895–96 ultrīce dextrā: ablative of means (AG 409). Hercules sought vengeance for the injuries Lycus inflicted on Thebes and his family in his absence. fūsus: “cast to the ground, vanquished, prostrated” (LS fundo I.B.2.b.β), predicative adjective describing Lycus. adversō … ōre: “with face downward” (Fitch 2018): ablative of manner (AG 412). terram cecīdit: “fell to the ground,” accusative of place to which, used more freely in poetry than prose (AG 428.g).

896–897 comes … comes: ending both lines with comes emphasizes how Hercules’ anger goes beyond Lycus to his “companions.” Comes foreshadows how this anger will later fuel Hercules’ eventual assault on his own children, whom he confuses as the children of Lycus in his madness. poenae comes: supply iacuit again.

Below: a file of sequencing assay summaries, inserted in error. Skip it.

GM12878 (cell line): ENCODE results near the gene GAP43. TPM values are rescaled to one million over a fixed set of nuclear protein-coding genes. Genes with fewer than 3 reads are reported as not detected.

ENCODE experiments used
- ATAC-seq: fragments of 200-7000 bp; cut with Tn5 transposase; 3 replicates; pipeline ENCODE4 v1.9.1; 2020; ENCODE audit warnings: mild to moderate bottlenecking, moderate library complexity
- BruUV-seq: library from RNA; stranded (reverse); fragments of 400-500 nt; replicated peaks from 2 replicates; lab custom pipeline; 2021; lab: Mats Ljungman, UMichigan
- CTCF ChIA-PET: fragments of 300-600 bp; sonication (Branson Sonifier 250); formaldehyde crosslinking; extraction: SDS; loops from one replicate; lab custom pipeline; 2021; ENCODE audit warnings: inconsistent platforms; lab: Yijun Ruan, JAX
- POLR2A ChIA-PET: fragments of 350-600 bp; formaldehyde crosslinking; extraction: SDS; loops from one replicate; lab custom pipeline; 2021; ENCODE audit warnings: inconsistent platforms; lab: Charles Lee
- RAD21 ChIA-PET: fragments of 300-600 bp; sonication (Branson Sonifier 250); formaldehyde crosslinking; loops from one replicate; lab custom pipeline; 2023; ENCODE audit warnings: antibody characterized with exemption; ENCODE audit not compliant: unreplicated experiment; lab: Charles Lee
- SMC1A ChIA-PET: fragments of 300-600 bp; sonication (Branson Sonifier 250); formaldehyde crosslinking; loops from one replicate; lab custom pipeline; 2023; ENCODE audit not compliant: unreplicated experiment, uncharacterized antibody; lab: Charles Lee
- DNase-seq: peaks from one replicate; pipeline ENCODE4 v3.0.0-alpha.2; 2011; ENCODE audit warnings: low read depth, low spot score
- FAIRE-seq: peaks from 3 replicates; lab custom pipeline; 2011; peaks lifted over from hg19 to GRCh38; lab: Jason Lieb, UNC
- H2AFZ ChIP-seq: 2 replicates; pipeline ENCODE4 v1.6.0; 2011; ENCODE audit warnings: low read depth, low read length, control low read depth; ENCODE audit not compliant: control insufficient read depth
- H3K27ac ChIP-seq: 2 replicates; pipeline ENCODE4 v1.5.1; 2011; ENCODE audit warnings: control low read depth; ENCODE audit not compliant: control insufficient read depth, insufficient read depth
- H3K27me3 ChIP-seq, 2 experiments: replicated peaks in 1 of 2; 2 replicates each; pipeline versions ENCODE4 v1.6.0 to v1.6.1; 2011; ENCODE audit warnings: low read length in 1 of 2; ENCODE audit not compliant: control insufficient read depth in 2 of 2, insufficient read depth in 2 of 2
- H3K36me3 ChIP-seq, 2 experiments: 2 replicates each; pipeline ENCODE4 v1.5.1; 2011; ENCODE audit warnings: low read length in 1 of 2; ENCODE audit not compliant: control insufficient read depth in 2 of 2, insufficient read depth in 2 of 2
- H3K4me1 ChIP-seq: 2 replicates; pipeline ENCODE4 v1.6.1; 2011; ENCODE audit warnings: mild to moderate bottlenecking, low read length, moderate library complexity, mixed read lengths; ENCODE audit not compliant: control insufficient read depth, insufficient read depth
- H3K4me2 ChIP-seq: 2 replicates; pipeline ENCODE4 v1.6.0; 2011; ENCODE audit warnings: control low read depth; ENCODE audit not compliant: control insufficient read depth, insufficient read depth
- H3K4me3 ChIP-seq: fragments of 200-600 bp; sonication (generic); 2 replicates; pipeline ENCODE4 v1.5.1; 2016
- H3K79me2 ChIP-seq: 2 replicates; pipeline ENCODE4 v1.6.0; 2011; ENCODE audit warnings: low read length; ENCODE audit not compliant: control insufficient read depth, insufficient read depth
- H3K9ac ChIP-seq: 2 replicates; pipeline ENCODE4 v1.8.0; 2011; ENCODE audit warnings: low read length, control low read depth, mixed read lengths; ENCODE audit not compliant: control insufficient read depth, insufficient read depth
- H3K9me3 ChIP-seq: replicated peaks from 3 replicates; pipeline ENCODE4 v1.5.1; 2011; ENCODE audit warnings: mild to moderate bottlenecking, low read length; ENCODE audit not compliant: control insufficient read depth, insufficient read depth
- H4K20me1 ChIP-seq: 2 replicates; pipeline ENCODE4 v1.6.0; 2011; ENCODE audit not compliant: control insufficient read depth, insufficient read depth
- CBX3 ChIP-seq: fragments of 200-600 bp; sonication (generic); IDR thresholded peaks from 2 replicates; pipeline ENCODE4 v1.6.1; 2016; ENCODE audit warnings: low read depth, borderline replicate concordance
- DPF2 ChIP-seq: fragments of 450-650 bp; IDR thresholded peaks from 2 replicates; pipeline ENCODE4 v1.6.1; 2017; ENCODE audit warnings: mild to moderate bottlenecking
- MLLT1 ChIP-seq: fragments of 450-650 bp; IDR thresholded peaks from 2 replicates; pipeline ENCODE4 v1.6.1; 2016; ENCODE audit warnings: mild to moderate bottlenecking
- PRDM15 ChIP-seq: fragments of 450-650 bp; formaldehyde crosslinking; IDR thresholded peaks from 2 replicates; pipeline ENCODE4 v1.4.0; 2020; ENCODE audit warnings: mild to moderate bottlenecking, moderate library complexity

898 sacra: “sacred gifts,” “offerings” (LS sacrum I.A.β).  patrī: Hercules’ father Jupiter. victor: Hercules.

899 meritās … ārās: the gods deserve thanks, so their altars are “deserving” by extension. caesīs … victimīs: ablative of means (AG 408). The language conflates Hercules’ victims (Lycus and his comites) with the usual animal sacrifice. Note the careful word order of this line: two adjectives, followed by two nouns, concluding with the verb.

900–908: Hercules invokes a series of gods to whom he offers sacrifice: Minerva, Bacchus, Apollo, and Diana. They are his half-siblings by Jupiter and women other than Juno. He concludes with a general invocation of “any brother of mine who lives in heaven” (frāterque quisquis incolit caelum meus) and specifies “[but] not a brother born of my stepmother” (nōn ex novercā frāter), since any sons of Juno might be hostile to him out of loyalty to their mother.